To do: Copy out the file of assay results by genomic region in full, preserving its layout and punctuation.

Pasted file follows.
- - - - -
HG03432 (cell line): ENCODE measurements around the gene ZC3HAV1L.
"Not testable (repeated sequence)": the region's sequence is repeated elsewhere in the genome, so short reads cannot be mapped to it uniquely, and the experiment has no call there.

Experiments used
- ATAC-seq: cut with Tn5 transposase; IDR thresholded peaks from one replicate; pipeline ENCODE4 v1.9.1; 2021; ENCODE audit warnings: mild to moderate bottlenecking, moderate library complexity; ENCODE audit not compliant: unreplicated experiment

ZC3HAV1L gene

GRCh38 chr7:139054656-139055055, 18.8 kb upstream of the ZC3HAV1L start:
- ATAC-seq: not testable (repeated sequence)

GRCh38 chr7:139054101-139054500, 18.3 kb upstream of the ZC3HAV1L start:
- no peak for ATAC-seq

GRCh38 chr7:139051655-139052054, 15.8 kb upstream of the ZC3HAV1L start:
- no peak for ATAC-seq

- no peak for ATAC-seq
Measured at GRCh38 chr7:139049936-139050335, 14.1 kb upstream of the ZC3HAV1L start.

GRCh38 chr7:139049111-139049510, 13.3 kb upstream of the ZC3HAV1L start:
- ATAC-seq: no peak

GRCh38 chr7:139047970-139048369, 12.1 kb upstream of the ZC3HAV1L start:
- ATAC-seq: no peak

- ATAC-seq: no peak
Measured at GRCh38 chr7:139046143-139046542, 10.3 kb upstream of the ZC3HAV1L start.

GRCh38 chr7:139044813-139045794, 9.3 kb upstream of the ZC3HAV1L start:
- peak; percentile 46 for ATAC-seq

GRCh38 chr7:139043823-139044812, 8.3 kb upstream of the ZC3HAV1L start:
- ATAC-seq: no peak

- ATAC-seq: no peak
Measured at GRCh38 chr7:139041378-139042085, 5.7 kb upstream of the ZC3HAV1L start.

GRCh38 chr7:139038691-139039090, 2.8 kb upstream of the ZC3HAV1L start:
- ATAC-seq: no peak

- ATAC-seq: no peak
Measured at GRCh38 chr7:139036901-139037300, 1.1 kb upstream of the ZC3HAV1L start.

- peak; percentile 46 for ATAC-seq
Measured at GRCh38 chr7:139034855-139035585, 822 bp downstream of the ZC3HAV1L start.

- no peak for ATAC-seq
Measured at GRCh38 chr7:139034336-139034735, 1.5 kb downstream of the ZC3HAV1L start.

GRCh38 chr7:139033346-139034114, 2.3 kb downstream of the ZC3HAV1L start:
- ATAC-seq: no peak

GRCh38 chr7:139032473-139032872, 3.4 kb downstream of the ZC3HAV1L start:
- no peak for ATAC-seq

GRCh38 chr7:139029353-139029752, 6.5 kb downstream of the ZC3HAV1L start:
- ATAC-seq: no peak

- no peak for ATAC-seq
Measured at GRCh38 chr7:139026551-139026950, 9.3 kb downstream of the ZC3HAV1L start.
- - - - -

HG03432 (cell line): ENCODE measurements around the gene ZC3HAV1L.
"Not testable (repeated sequence)": the region's sequence is repeated elsewhere in the genome, so short reads cannot be mapped to it uniquely, and the experiment has no call there.

Experiments used
- ATAC-seq: cut with Tn5 transposase; IDR thresholded peaks from one replicate; pipeline ENCODE4 v1.9.1; 2021; ENCODE audit warnings: mild to moderate bottlenecking, moderate library complexity; ENCODE audit not compliant: unreplicated experiment

ZC3HAV1L gene

GRCh38 chr7:139054656-139055055, 18.8 kb upstream of the ZC3HAV1L start:
- ATAC-seq: not testable (repeated sequence)

GRCh38 chr7:139054101-139054500, 18.3 kb upstream of the ZC3HAV1L start:
- no peak for ATAC-seq

GRCh38 chr7:139051655-139052054, 15.8 kb upstream of the ZC3HAV1L start:
- no peak for ATAC-seq

- no peak for ATAC-seq
Measured at GRCh38 chr7:139049936-139050335, 14.1 kb upstream of the ZC3HAV1L start.

GRCh38 chr7:139049111-139049510, 13.3 kb upstream of the ZC3HAV1L start:
- ATAC-seq: no peak

GRCh38 chr7:139047970-139048369, 12.1 kb upstream of the ZC3HAV1L start:
- ATAC-seq: no peak

- ATAC-seq: no peak
Measured at GRCh38 chr7:139046143-139046542, 10.3 kb upstream of the ZC3HAV1L start.

GRCh38 chr7:139044813-139045794, 9.3 kb upstream of the ZC3HAV1L start:
- peak; percentile 46 for ATAC-seq

GRCh38 chr7:139043823-139044812, 8.3 kb upstream of the ZC3HAV1L start:
- ATAC-seq: no peak

- ATAC-seq: no peak
Measured at GRCh38 chr7:139041378-139042085, 5.7 kb upstream of the ZC3HAV1L start.

GRCh38 chr7:139038691-139039090, 2.8 kb upstream of the ZC3HAV1L start:
- ATAC-seq: no peak

- ATAC-seq: no peak
Measured at GRCh38 chr7:139036901-139037300, 1.1 kb upstream of the ZC3HAV1L start.

- peak; percentile 46 for ATAC-seq
Measured at GRCh38 chr7:139034855-139035585, 822 bp downstream of the ZC3HAV1L start.

- no peak for ATAC-seq
Measured at GRCh38 chr7:139034336-139034735, 1.5 kb downstream of the ZC3HAV1L start.

GRCh38 chr7:139033346-139034114, 2.3 kb downstream of the ZC3HAV1L start:
- ATAC-seq: no peak

GRCh38 chr7:139032473-139032872, 3.4 kb downstream of the ZC3HAV1L start:
- no peak for ATAC-seq

GRCh38 chr7:139029353-139029752, 6.5 kb downstream of the ZC3HAV1L start:
- ATAC-seq: no peak

- no peak for ATAC-seq
Measured at GRCh38 chr7:139026551-139026950, 9.3 kb downstream of the ZC3HAV1L start.